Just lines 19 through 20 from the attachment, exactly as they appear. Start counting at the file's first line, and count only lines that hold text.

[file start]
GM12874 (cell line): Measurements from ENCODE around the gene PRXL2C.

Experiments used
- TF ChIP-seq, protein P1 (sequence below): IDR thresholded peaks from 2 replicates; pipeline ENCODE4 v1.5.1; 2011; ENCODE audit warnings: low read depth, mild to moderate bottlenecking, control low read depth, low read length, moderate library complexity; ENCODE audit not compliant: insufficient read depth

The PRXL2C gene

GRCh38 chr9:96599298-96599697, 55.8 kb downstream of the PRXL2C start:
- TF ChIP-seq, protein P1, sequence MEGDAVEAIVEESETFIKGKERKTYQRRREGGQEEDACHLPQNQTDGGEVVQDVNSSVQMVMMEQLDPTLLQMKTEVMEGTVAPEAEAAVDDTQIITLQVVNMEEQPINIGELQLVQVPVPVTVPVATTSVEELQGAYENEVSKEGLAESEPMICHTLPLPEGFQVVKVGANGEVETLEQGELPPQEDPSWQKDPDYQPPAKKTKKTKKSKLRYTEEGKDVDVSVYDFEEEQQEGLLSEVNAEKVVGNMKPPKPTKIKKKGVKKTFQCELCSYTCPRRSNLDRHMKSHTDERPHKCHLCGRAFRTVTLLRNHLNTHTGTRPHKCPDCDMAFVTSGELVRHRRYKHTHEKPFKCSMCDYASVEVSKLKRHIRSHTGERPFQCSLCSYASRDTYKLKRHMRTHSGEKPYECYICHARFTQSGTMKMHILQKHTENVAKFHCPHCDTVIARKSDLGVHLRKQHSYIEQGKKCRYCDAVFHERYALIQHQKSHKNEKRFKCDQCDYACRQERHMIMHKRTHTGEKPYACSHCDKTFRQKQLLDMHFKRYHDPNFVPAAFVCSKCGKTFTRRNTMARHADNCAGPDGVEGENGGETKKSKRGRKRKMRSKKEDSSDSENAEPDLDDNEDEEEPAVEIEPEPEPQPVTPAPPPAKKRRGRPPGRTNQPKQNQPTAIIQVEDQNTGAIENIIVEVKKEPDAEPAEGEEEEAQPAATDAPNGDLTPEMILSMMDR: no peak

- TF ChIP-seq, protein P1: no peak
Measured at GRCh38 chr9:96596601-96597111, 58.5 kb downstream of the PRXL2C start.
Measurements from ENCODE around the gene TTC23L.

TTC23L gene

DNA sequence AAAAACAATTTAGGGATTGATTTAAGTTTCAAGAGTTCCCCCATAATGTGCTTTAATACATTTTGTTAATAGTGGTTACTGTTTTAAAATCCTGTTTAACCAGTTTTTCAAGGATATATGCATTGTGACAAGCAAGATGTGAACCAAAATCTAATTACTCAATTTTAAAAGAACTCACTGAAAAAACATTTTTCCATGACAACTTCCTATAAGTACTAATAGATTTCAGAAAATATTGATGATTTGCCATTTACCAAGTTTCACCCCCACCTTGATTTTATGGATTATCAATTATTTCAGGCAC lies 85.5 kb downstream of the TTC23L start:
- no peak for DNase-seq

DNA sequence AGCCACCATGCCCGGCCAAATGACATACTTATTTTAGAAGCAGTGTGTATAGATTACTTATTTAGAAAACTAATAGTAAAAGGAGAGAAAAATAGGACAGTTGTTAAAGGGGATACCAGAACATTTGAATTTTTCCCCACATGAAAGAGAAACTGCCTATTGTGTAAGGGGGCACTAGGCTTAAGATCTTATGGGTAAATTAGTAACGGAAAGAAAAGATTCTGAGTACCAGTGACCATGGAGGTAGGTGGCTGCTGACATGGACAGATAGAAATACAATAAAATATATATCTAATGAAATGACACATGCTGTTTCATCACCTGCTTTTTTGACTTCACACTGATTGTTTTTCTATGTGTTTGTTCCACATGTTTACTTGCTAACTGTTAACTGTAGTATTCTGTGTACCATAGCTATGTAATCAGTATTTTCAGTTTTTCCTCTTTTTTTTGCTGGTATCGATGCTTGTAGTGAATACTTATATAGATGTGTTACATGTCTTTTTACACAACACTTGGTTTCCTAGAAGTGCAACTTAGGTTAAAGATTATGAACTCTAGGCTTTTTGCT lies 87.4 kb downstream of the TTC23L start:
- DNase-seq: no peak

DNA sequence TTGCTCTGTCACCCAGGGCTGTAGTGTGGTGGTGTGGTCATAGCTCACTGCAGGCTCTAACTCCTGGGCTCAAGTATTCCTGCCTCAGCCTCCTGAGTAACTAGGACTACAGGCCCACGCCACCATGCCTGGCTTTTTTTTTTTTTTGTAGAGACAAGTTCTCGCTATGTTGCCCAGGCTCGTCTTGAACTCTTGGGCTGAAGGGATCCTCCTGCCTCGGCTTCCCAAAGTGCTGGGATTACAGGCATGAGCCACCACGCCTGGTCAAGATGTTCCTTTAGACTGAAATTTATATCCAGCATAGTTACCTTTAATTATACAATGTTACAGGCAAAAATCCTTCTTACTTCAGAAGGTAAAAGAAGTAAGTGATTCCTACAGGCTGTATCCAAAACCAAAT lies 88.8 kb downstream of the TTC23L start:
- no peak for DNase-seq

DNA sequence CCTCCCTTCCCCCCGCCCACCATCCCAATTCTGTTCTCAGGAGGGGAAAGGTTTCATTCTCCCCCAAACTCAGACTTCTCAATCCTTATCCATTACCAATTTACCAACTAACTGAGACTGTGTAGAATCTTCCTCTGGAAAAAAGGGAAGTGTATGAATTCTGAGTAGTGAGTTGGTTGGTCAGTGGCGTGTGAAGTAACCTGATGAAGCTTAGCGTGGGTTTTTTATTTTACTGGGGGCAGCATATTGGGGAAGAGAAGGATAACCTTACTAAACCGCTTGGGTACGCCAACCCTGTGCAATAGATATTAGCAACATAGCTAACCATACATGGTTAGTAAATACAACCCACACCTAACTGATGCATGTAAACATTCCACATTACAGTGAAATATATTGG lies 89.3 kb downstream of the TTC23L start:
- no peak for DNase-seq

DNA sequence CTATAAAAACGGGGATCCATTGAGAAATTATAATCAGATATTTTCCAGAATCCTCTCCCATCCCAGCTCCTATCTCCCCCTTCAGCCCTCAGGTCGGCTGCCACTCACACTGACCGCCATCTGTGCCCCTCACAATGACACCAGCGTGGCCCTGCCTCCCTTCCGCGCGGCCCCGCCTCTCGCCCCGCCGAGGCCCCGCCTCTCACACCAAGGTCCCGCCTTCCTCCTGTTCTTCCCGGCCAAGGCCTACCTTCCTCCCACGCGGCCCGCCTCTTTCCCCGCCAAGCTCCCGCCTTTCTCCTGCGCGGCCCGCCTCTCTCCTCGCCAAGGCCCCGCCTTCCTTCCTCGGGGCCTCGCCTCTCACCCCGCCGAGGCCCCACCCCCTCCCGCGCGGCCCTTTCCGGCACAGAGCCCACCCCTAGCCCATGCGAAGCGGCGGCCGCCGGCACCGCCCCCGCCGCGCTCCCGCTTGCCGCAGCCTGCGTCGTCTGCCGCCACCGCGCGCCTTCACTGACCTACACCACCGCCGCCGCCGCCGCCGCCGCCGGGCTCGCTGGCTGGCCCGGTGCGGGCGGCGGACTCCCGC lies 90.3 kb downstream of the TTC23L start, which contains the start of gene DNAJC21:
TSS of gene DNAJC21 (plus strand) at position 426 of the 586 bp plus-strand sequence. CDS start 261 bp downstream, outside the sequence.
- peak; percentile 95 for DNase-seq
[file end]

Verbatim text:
DNA sequence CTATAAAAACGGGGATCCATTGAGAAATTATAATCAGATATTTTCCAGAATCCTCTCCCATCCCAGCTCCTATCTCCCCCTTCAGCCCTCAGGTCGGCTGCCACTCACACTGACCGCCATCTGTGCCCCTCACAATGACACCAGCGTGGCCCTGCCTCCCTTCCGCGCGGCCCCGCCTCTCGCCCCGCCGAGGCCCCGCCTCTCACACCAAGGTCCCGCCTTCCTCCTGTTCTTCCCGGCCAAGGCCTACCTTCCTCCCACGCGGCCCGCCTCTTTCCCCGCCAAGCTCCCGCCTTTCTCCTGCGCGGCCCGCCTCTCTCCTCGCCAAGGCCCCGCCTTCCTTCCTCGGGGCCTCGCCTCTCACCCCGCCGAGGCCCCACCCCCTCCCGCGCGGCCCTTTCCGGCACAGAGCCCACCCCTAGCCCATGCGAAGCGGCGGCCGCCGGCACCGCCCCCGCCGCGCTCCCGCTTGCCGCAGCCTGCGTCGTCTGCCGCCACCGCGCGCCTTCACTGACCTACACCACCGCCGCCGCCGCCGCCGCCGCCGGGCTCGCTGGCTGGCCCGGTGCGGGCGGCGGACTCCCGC lies 90.3 kb downstream of the TTC23L start, which contains the start of gene DNAJC21:
TSS of gene DNAJC21 (plus strand) at position 426 of the 586 bp plus-strand sequence. CDS start 261 bp downstream, outside the sequence.